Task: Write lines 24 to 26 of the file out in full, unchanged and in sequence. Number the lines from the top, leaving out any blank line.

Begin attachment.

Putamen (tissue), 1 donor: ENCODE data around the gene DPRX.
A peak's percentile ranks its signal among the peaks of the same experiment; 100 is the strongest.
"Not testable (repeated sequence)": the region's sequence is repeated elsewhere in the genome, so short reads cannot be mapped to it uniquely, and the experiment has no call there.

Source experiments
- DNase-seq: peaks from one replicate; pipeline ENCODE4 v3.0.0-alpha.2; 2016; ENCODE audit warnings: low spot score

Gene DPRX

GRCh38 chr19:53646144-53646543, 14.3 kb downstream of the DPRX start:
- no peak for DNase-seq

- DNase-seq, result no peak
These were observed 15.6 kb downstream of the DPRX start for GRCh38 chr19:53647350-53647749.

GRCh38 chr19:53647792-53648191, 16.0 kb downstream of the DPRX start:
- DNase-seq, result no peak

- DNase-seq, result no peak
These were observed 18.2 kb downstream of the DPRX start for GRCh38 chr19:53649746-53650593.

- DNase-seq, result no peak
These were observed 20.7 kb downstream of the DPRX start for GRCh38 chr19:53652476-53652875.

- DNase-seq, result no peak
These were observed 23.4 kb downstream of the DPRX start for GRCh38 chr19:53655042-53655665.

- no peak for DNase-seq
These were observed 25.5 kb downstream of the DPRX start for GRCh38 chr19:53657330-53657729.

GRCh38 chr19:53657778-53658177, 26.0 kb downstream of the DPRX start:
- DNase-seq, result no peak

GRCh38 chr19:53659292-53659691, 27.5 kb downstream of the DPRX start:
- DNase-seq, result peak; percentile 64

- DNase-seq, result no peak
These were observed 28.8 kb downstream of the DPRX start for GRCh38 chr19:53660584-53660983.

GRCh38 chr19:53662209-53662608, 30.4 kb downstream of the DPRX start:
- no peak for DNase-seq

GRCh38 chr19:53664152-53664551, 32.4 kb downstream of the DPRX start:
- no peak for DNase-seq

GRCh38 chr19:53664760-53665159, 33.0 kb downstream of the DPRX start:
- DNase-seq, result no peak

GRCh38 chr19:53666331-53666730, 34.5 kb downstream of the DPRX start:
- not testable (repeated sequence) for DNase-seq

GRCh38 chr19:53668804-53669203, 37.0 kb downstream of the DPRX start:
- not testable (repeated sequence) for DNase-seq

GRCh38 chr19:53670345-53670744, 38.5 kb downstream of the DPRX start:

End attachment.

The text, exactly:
- DNase-seq, result peak; percentile 64

- DNase-seq, result no peak
These were observed 28.8 kb downstream of the DPRX start for GRCh38 chr19:53660584-53660983.